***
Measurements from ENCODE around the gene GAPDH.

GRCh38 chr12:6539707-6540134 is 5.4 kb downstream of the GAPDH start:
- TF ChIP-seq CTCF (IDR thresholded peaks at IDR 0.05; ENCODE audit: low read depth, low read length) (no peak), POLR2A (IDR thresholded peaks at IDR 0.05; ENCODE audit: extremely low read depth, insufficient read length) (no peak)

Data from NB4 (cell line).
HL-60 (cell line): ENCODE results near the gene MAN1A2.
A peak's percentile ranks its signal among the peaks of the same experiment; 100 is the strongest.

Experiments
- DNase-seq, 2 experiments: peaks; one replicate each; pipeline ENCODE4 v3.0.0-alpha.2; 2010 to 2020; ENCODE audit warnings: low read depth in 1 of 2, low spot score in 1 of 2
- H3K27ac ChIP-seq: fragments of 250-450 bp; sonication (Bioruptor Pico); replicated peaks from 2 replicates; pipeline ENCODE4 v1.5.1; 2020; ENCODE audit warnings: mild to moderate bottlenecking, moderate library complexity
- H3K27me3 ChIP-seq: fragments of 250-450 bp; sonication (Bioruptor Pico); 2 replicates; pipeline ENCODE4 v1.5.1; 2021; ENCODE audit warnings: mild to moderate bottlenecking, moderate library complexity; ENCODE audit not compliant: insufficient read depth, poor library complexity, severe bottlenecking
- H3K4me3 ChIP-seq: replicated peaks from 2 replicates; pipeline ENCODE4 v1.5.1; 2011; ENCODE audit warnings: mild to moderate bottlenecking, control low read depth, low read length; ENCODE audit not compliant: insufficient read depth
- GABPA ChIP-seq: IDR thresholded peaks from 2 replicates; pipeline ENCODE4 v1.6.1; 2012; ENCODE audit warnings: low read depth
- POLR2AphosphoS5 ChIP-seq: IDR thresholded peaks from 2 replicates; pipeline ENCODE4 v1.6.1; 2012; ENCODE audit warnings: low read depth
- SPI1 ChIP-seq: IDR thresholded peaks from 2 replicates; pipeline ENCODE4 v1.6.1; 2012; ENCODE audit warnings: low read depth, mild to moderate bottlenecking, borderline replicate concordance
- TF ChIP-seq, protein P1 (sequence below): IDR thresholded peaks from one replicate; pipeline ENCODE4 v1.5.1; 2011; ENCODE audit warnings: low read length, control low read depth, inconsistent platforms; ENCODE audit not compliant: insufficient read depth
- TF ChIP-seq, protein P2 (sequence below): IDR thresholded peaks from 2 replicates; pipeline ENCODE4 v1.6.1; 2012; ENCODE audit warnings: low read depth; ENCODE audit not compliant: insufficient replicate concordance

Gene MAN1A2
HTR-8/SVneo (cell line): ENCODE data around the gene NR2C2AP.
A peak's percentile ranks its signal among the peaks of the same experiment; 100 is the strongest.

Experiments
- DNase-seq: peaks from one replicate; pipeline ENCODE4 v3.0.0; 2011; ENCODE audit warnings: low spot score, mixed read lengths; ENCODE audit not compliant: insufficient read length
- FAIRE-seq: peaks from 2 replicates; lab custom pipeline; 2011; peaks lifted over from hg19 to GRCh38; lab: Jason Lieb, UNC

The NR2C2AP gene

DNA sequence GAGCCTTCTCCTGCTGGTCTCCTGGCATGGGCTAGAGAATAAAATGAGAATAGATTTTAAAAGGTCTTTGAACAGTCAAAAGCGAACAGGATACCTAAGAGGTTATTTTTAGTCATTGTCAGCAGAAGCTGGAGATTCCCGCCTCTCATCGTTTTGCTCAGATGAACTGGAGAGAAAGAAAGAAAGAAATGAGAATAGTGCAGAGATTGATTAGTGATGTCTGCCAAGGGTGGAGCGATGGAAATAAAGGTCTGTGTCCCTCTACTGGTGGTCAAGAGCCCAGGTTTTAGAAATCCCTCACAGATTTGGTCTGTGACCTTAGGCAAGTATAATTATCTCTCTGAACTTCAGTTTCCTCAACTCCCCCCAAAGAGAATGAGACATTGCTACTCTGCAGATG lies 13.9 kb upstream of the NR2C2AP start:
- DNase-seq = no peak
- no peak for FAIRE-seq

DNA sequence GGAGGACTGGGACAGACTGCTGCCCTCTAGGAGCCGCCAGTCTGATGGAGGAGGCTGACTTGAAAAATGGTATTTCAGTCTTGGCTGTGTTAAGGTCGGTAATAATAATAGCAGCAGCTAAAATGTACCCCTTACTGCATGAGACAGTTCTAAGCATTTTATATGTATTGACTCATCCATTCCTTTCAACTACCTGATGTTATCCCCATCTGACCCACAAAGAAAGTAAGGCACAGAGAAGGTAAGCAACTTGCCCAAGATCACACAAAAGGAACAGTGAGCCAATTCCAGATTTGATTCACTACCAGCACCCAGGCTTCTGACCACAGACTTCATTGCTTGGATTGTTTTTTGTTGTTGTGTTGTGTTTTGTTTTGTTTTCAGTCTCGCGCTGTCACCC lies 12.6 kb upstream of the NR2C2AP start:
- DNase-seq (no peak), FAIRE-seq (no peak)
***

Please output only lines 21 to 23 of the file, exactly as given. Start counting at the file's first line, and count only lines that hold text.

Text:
- DNase-seq: peaks from one replicate; pipeline ENCODE4 v3.0.0; 2011; ENCODE audit warnings: low spot score, mixed read lengths; ENCODE audit not compliant: insufficient read length
- FAIRE-seq: peaks from 2 replicates; lab custom pipeline; 2011; peaks lifted over from hg19 to GRCh38; lab: Jason Lieb, UNC

The NR2C2AP gene